As we read further in the New Testament, we learn that the Apostles continued to establish the Lord’s Church. We also learn about faithful women whose discipleship contributed to the growth of the Church. Paul spoke of female disciples in places such as Ephesus4 and Philippi.5 But as the Lord’s Church was lost in apostasy, this pattern of discipleship was also lost.

As the Lord began restoring His Church through the Prophet Joseph Smith, He again included women in a pattern of discipleship. A few months after the Church was formally organized, the Lord revealed that Emma Smith was to be set apart as a leader and teacher in the Church and as an official helper to her husband, the Prophet.6 In her calling to help the Lord build His kingdom, she was given instructions about how to increase her faith and personal righteousness, how to strengthen her family and her home, and how to serve others.

I hope my granddaughters will understand that from the day the gospel began to be restored in this dispensation, the Lord has needed faithful women to participate as His disciples.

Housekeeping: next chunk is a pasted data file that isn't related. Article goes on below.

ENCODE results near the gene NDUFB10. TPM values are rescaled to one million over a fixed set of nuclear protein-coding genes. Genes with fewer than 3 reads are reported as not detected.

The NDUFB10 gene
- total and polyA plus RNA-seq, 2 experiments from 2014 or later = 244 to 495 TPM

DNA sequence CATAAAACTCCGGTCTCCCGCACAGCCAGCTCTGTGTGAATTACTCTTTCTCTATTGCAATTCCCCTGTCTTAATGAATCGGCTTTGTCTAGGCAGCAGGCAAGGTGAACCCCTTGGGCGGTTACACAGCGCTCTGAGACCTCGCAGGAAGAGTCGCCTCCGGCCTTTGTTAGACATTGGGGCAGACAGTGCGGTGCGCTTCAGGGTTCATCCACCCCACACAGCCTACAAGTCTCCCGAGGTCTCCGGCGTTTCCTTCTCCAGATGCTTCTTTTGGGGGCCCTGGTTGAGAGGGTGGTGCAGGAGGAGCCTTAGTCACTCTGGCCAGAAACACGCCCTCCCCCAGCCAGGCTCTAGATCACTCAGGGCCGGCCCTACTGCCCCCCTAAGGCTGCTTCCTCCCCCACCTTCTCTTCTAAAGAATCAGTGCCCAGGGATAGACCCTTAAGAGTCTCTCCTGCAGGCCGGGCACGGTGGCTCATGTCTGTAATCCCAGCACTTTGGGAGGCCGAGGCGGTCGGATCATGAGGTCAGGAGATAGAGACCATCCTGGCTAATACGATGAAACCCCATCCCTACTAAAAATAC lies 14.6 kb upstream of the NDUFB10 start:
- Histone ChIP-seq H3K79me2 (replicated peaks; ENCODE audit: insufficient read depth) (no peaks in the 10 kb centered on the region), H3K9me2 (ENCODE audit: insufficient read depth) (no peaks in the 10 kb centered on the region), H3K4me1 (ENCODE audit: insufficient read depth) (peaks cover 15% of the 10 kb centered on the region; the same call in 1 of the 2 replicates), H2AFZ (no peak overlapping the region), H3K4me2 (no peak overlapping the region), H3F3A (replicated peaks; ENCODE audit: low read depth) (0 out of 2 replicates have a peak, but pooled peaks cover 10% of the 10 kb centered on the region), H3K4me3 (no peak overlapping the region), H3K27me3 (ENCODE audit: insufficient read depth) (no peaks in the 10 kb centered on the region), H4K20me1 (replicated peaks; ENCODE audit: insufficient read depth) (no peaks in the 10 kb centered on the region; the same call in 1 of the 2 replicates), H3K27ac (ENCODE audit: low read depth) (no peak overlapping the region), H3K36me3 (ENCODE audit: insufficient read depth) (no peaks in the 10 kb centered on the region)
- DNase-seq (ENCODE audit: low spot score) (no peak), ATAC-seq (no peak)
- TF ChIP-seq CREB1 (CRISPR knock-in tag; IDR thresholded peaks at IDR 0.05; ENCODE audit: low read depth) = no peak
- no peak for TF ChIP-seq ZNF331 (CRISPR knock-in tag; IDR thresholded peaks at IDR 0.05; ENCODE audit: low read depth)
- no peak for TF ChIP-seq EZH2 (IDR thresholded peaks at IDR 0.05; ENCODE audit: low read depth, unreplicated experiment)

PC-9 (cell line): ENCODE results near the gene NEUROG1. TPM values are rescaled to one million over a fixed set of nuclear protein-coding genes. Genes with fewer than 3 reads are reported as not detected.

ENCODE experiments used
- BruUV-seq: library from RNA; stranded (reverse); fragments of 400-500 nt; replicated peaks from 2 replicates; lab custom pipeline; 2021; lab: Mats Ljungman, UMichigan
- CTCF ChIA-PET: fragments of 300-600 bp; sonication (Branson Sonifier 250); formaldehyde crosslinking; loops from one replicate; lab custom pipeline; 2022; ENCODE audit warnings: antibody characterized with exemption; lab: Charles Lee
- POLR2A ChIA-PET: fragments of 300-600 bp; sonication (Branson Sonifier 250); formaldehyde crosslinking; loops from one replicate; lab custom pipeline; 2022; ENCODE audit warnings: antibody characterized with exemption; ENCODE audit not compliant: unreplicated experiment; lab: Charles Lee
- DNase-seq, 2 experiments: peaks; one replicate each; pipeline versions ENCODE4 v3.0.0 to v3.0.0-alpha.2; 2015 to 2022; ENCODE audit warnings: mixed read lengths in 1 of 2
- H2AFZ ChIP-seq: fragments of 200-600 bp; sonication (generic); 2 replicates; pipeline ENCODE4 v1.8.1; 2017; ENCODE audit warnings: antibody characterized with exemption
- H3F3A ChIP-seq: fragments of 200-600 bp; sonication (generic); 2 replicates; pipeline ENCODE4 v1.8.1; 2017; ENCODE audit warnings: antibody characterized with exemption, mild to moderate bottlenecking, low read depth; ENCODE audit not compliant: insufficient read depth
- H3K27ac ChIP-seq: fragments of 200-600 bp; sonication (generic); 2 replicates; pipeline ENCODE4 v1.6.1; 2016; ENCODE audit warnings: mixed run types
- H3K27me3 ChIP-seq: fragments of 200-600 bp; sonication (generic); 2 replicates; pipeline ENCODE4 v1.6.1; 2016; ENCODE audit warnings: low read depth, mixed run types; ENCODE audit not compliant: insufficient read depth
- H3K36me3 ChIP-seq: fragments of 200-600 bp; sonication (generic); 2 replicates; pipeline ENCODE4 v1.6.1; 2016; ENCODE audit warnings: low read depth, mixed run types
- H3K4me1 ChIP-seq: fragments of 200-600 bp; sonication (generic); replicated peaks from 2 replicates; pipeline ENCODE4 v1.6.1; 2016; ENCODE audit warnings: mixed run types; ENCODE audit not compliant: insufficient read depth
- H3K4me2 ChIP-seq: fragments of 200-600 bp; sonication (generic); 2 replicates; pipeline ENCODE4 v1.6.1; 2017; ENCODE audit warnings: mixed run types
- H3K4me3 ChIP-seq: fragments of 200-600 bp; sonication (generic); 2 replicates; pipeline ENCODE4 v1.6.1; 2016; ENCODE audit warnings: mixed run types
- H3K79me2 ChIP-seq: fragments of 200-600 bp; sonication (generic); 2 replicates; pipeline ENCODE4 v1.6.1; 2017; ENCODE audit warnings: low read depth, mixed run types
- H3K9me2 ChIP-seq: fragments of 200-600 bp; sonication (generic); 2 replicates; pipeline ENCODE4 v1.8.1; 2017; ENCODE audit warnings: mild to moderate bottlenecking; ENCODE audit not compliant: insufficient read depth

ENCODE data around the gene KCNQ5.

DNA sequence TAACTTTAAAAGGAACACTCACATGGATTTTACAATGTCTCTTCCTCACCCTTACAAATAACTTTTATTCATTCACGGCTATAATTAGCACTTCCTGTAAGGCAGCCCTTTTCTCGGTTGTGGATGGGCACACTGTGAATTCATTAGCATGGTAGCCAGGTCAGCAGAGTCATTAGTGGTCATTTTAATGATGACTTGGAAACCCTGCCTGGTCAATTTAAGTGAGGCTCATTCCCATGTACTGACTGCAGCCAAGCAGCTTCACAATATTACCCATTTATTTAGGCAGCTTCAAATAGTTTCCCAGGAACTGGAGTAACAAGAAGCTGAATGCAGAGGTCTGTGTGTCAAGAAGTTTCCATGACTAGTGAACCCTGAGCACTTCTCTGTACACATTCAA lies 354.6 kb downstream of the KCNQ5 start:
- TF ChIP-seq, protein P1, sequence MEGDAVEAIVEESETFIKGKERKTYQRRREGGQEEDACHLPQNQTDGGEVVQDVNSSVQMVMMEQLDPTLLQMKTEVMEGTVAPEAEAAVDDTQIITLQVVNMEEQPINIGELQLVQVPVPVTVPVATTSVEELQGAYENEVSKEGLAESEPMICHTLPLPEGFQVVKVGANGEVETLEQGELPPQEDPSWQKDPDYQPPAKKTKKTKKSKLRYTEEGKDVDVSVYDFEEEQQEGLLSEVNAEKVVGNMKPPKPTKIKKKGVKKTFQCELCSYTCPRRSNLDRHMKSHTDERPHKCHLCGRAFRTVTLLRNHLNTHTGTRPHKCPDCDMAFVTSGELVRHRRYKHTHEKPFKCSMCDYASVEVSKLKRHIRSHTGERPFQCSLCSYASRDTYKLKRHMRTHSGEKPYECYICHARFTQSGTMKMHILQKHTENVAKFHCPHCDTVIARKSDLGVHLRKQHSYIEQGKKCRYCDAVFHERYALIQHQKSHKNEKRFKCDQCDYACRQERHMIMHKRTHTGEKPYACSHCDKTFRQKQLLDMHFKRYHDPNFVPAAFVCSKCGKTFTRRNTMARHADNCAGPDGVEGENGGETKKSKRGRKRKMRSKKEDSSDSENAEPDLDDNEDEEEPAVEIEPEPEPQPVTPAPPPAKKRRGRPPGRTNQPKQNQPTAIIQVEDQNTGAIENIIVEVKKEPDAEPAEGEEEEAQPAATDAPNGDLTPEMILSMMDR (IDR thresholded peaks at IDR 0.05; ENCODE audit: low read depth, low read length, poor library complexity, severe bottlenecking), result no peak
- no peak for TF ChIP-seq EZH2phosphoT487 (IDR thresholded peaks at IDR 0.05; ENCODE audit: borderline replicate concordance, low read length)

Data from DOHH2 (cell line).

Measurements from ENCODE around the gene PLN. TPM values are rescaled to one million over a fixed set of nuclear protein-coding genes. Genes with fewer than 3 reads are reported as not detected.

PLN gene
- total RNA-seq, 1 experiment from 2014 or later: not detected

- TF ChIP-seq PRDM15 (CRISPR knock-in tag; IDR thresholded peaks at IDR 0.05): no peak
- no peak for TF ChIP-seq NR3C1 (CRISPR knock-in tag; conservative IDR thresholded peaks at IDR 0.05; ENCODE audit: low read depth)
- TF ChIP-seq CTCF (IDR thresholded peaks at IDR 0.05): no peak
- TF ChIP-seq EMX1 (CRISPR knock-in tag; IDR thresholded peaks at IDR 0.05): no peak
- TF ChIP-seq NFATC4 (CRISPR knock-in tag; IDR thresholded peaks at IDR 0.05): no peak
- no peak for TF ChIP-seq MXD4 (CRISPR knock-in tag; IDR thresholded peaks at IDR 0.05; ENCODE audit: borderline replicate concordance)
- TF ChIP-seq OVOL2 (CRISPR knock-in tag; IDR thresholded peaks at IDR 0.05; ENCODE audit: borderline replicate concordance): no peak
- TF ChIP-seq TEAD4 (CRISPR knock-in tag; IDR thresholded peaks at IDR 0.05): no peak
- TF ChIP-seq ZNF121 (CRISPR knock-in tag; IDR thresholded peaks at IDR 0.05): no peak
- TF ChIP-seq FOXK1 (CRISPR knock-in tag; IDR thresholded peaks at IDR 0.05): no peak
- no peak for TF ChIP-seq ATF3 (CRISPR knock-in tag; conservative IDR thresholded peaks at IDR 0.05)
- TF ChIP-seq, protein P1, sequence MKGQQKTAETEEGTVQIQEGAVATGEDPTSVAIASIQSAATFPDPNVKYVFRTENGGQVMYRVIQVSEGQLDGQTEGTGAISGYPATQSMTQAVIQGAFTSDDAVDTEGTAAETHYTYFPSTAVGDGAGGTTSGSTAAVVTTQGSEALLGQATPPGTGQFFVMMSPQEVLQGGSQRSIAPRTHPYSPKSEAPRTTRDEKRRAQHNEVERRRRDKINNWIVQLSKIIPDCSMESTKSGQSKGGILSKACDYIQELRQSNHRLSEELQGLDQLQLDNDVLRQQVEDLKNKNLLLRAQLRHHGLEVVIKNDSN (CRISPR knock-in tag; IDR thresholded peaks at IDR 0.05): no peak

Just one example of their extraordinary contribution was in missionary work. The great growth of the early Church was made possible because faithful men were willing to leave their families to travel to unknown places and suffer privations and hardship to teach the gospel. However, these men understood that their missions would not have been possible without the full faith and partnership of the women in their lives, who sustained homes and businesses and earned income for their families and the missionaries. The sisters also cared for the thousands of converts who gathered in their communities. They were deeply committed to a new way of life, helping build the Lord’s kingdom and participating in His work of salvation.